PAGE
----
I recently happened to see a little YouTube film of a young child who was crying and upset and her father was calmly telling her to stop crying and smile and she tried her level best to swallow down her crying and choke back her tears. She then put on a fake smile on for her dad, saying “I’m smiling now.” I was so sad to see this as it would have been a great opportunity for him to teach his child to manage her feelings.
“I want another biscuit!”
So when your three year old child asks for another biscuit and you firmly move the tin up onto the top shelf and she lies on the floor and screams what should you do? Give her another biscuit after all? Send her away to the other room? Tell her to be quiet? If you don’t know what to do it’s difficult to stay calm.
This is not about bad behaviour but about feelings
Firstly, this is not bad behaviour – it is natural to want more biscuits. How many adults are able to limit themselves to two cigarettes or two glasses of wine, or two grapes or two…well you get the picture. Yes! I know I hear you – this is not everyone—but it is many of us. Imagine if a person twice as tall as you hid the packet or the bottle and said, “No.”
How would you feel? Angry, frustrated? You probably wouldn’t lie on the flow and scream but you might do an adult version of that to demonstrate your feelings. But you might also self-soothe saying to yourself , “It’s OK, it’s probably for the best for my health. She/he means to take care of me by moving the bottle.”
So your child is understandably angry and upset and might even kick you or shout, “I hate you!”. So you are maybe going to feel a bit stressed out now! In my experience the thing that stresses us the most is not having a strategy to deal with a situation we find ourselves in. This is when we end up shouting at our children then feeling terrible. However, the reality is that this is a brilliant opportunity to teach your child about her feelings.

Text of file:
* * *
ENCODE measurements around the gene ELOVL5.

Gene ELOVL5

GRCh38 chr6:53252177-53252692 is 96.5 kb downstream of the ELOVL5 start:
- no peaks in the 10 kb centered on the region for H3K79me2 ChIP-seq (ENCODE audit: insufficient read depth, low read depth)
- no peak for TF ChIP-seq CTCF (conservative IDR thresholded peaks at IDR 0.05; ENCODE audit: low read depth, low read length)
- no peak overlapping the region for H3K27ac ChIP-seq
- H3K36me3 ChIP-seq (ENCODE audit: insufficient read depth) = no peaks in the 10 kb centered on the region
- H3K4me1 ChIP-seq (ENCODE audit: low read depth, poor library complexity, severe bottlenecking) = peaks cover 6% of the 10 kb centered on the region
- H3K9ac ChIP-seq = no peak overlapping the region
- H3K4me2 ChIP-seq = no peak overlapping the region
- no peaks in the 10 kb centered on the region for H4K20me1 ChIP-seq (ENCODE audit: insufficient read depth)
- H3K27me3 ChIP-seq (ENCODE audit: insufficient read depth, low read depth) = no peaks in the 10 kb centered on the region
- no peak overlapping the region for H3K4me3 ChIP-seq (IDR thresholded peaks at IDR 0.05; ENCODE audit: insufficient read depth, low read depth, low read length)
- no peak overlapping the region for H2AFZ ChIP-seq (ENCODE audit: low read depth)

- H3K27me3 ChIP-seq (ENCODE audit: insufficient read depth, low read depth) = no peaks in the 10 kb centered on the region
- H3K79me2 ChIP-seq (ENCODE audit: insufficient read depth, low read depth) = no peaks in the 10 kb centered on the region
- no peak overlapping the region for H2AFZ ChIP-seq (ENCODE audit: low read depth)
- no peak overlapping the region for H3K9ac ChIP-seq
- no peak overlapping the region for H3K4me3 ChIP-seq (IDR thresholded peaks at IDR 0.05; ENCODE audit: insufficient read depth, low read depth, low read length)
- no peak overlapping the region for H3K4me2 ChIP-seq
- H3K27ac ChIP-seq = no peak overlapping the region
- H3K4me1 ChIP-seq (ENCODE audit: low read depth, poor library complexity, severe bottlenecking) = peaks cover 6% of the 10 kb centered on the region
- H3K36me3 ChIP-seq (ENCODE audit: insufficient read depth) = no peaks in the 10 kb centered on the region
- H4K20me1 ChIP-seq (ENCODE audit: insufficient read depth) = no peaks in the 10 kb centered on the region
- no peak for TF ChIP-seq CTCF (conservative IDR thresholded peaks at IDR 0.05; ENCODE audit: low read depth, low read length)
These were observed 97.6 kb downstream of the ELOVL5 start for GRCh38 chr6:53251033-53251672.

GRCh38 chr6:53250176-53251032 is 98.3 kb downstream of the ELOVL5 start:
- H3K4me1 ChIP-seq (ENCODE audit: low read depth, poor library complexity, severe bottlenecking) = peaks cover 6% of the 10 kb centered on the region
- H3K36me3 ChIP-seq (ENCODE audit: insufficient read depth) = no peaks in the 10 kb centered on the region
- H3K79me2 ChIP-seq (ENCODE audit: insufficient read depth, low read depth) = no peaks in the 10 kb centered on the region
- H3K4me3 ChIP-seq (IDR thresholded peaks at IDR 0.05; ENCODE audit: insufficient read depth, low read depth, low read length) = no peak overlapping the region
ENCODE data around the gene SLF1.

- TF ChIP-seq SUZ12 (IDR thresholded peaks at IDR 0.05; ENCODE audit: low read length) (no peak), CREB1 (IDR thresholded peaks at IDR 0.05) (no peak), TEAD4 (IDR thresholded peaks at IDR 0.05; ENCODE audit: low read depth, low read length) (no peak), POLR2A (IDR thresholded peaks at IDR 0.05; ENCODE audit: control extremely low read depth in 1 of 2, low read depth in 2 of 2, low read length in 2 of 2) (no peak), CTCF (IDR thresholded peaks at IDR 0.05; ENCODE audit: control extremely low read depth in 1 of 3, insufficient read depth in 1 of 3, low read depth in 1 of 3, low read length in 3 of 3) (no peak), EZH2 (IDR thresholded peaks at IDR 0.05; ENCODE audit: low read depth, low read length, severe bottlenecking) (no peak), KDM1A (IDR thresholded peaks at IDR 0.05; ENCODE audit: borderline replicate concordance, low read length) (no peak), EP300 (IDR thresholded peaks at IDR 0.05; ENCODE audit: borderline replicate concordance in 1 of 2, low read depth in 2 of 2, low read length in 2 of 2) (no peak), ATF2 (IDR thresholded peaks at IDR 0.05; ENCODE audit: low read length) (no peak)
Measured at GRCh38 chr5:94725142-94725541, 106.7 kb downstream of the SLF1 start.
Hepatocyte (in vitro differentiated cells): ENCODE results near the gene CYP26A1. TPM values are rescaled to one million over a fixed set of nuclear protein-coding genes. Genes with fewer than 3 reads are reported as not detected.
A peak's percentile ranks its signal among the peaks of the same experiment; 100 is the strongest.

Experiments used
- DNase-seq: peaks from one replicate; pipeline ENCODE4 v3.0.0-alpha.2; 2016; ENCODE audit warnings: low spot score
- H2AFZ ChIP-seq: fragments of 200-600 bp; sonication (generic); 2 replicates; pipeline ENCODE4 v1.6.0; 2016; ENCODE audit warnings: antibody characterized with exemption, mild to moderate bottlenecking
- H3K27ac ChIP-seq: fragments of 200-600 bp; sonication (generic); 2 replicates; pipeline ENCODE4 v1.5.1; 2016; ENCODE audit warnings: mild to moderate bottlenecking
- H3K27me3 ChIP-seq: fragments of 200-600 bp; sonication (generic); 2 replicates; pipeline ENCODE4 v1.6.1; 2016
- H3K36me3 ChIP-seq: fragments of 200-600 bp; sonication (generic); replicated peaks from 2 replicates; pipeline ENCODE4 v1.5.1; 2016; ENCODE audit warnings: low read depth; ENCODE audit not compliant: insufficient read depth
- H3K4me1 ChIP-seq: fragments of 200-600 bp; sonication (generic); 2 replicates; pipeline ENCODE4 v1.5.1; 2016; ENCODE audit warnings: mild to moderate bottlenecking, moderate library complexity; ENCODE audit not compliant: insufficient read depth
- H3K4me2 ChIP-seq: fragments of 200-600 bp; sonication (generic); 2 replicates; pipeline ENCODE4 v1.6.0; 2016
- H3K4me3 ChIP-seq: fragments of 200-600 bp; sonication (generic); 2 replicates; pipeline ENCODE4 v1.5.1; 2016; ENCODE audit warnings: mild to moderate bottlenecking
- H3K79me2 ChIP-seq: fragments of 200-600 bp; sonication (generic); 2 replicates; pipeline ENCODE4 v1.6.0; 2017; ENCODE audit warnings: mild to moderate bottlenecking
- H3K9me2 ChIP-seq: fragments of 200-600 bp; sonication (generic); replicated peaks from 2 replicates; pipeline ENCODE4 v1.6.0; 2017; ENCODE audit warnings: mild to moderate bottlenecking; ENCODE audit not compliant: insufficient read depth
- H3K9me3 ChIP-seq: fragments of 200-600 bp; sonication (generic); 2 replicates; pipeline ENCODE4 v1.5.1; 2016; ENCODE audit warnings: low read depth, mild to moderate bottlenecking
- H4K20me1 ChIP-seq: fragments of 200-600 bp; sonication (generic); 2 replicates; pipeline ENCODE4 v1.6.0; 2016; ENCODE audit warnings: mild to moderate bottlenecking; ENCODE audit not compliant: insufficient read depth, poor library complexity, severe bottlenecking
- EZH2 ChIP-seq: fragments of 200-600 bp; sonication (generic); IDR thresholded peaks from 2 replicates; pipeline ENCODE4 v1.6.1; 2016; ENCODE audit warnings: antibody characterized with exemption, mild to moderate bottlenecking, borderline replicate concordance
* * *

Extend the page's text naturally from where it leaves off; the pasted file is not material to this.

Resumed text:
So what can you do when your three year old is screaming for another biscuit?
You may be tempted to send her to her room or put her on the “naughty step” or some such. Then she will feel angry, sad and abandoned and very likely will scream some more. Or, worryingly from my perspective, she will swallow her feelings down and pretend to be calm now so that she can at least get off the step in 3 minutes.
You might be tempted to give her another biscuit after all —perhaps training her to ask nicely in an effort to convince yourself that having the biscuit is now is OK if she says “Please may I”. Well, you probably know that, whilst this might seem to be an improvement, this isn’t really the best plan as you had already decided she has had enough.
Respond to her feelings…and still say “No” to the biscuit
What your child needs is to be soothed. She doesn’t know how to self-sooth so you can take this opportunity to teach her. So you sit on the floor near her and speak calmly to her, “You sound very angry and sad that you can’t have another biscuit.” …”And you actually can’t have another biscuit….I am so sorry you are feeling bad….and…no, you still cant have another one.”…”Would you like a cuddle until you stop feeling angry and sad.” Fabulous TV nanny, Jo Frost, says, “Parents should respond but not react.”
So you are not abandoning her. Instead you are offering comfort and you are using the language of feelings and you are still keeping your boundary. She will learn from this.
You can teach your child to manage her feelings
The intention is that next time I or perhaps realistically a few times later!) she will be able to tell you. “I am angry and sad because I really want another biscuit.” And you will be able to hug her and tell her that you understand how she feels. Make sure you stay with her available to hug and cuddle her until she gets fed up with it. Only then would distraction be a good idea, such as reading a book or finding her something to do.
So the brilliant thing is that you have set and kept a healthy boundary around your daughter’s diet, taught her about her feelings and kept calm yourself. now you can look forward to her next tantrum so that you can practise again!
Do let me know if you try out this strategy. I would love to hear how it goes.